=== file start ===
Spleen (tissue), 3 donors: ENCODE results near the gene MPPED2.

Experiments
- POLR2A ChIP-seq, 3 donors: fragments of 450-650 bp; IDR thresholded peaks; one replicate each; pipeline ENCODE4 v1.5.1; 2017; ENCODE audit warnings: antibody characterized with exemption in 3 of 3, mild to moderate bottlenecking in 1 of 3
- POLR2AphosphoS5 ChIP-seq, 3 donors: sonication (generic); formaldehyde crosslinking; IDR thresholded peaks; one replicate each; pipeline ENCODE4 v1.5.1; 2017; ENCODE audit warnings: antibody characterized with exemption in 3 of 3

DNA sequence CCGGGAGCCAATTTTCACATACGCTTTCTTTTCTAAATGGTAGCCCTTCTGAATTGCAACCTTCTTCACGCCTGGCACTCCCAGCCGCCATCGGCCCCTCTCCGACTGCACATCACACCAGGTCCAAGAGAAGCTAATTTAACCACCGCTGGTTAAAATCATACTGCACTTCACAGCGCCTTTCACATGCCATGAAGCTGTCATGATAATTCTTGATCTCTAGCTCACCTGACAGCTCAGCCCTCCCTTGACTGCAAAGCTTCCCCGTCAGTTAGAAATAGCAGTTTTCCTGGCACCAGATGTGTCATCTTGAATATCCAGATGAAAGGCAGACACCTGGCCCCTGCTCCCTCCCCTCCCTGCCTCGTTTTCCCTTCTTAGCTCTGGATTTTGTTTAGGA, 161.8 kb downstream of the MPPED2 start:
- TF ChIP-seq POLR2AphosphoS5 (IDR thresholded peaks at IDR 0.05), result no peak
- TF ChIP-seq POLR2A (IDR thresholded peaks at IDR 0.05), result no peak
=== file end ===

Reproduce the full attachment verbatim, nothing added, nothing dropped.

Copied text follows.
Spleen (tissue), 3 donors: ENCODE results near the gene MPPED2.

Experiments
- POLR2A ChIP-seq, 3 donors: fragments of 450-650 bp; IDR thresholded peaks; one replicate each; pipeline ENCODE4 v1.5.1; 2017; ENCODE audit warnings: antibody characterized with exemption in 3 of 3, mild to moderate bottlenecking in 1 of 3
- POLR2AphosphoS5 ChIP-seq, 3 donors: sonication (generic); formaldehyde crosslinking; IDR thresholded peaks; one replicate each; pipeline ENCODE4 v1.5.1; 2017; ENCODE audit warnings: antibody characterized with exemption in 3 of 3

DNA sequence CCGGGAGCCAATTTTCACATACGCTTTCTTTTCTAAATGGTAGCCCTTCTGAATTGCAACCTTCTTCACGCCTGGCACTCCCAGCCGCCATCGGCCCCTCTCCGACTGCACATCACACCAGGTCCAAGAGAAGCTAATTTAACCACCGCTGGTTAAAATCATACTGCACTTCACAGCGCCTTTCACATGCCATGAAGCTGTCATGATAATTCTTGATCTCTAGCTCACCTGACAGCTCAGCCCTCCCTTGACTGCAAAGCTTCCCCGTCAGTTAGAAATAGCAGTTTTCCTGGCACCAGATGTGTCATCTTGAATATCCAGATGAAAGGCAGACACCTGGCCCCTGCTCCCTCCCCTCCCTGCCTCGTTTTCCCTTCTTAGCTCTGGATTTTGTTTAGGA, 161.8 kb downstream of the MPPED2 start:
- TF ChIP-seq POLR2AphosphoS5 (IDR thresholded peaks at IDR 0.05), result no peak
- TF ChIP-seq POLR2A (IDR thresholded peaks at IDR 0.05), result no peak